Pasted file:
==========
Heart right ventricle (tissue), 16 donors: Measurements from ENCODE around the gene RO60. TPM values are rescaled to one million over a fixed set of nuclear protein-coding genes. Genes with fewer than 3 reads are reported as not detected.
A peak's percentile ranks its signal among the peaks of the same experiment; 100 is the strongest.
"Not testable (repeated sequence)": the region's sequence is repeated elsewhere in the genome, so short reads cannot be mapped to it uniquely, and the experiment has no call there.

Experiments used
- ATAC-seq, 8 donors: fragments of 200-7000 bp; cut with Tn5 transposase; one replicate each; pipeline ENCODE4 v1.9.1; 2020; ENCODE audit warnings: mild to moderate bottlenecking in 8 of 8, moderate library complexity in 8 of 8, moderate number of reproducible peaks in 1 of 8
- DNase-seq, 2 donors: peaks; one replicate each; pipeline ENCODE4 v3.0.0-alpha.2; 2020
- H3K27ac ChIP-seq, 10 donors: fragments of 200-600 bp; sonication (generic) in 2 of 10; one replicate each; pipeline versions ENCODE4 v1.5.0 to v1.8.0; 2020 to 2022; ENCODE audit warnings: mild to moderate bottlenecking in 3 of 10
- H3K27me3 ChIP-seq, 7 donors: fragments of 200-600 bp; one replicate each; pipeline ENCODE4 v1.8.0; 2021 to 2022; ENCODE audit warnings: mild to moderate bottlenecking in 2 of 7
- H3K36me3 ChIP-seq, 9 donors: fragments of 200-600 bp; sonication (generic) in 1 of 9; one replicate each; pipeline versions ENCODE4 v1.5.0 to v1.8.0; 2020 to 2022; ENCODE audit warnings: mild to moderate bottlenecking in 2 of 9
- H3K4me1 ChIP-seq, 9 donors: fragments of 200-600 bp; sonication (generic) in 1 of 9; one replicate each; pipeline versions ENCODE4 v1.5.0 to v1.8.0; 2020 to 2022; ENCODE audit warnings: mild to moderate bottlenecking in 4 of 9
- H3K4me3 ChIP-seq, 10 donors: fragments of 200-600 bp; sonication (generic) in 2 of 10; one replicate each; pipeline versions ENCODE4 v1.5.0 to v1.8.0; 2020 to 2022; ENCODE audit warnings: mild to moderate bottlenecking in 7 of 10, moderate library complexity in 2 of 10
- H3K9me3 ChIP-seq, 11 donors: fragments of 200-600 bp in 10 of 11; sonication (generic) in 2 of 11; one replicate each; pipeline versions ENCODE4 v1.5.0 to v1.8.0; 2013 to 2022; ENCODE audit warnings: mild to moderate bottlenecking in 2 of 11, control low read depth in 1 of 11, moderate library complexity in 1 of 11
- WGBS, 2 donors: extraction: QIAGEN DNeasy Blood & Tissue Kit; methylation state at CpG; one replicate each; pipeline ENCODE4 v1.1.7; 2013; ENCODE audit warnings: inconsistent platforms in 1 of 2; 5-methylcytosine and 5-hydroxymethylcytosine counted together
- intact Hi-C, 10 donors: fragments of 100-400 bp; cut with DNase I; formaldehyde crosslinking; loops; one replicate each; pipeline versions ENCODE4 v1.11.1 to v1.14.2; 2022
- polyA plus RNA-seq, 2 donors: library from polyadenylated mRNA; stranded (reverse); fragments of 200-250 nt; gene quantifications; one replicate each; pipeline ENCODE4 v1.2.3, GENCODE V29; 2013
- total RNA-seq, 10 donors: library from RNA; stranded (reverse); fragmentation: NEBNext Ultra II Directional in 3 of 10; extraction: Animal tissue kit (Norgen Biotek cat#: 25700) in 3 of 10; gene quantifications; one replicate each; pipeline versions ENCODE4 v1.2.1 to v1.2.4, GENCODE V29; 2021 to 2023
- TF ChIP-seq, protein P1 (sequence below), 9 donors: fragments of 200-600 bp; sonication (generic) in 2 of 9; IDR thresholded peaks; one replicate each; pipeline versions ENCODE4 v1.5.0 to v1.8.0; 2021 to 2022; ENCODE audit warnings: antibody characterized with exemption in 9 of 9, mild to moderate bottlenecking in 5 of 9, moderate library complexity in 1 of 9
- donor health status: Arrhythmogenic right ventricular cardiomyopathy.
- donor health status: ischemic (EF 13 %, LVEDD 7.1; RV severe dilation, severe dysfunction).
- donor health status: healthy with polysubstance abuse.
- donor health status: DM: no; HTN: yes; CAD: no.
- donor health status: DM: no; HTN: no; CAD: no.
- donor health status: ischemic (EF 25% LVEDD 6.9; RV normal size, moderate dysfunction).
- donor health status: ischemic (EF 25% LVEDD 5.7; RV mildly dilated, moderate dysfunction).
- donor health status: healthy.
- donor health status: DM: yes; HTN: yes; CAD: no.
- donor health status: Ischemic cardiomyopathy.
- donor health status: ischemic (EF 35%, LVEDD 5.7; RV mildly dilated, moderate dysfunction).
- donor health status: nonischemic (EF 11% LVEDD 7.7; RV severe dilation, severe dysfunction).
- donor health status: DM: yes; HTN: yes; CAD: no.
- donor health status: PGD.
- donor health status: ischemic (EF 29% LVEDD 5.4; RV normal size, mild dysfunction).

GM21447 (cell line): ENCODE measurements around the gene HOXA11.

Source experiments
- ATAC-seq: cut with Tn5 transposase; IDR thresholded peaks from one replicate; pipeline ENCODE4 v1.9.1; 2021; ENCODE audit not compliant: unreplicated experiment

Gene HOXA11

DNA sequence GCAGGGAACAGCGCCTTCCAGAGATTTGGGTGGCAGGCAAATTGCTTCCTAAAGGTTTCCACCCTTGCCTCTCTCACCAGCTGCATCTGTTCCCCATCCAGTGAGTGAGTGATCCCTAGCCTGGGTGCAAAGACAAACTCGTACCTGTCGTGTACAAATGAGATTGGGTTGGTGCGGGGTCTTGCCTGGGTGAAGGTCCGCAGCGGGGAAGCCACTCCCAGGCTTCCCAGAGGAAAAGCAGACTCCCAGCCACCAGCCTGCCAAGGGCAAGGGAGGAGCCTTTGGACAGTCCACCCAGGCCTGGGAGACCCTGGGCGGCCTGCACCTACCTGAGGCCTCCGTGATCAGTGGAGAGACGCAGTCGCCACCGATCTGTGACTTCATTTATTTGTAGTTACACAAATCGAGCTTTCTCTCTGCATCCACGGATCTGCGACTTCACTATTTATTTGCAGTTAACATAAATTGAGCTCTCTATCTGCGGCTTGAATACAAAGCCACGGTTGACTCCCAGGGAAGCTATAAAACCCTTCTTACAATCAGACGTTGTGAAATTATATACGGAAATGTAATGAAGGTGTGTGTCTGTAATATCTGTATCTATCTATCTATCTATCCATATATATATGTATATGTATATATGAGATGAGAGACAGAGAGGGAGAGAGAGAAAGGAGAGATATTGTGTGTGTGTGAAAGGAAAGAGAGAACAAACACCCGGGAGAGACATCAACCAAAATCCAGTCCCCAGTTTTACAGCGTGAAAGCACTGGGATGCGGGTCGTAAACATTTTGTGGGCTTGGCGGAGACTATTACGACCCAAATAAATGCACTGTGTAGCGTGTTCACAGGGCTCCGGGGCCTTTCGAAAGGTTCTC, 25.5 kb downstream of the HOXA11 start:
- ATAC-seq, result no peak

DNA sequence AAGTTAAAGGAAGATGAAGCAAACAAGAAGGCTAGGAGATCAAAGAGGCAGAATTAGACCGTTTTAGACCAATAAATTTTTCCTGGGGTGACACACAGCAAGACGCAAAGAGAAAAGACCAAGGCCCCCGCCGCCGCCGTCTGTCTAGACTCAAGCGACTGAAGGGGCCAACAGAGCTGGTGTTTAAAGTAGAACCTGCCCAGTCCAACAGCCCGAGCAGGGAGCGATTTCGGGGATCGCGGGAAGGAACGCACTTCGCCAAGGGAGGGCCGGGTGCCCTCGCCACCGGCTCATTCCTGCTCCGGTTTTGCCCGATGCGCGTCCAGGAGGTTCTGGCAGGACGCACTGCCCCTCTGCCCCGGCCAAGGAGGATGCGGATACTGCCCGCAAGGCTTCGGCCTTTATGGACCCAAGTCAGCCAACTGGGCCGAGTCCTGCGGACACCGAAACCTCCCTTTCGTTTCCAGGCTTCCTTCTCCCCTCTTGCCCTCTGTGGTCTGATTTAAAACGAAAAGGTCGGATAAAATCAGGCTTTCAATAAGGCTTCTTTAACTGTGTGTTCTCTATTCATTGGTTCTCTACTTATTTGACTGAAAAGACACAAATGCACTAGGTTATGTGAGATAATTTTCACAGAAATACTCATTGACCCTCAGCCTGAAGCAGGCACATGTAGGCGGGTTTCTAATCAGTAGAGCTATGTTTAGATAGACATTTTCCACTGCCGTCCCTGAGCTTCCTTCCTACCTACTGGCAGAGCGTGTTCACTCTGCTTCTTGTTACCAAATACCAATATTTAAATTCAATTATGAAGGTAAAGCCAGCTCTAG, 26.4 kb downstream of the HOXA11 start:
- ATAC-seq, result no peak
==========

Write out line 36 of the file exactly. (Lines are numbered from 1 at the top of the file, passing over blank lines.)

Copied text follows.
Gene HOXA11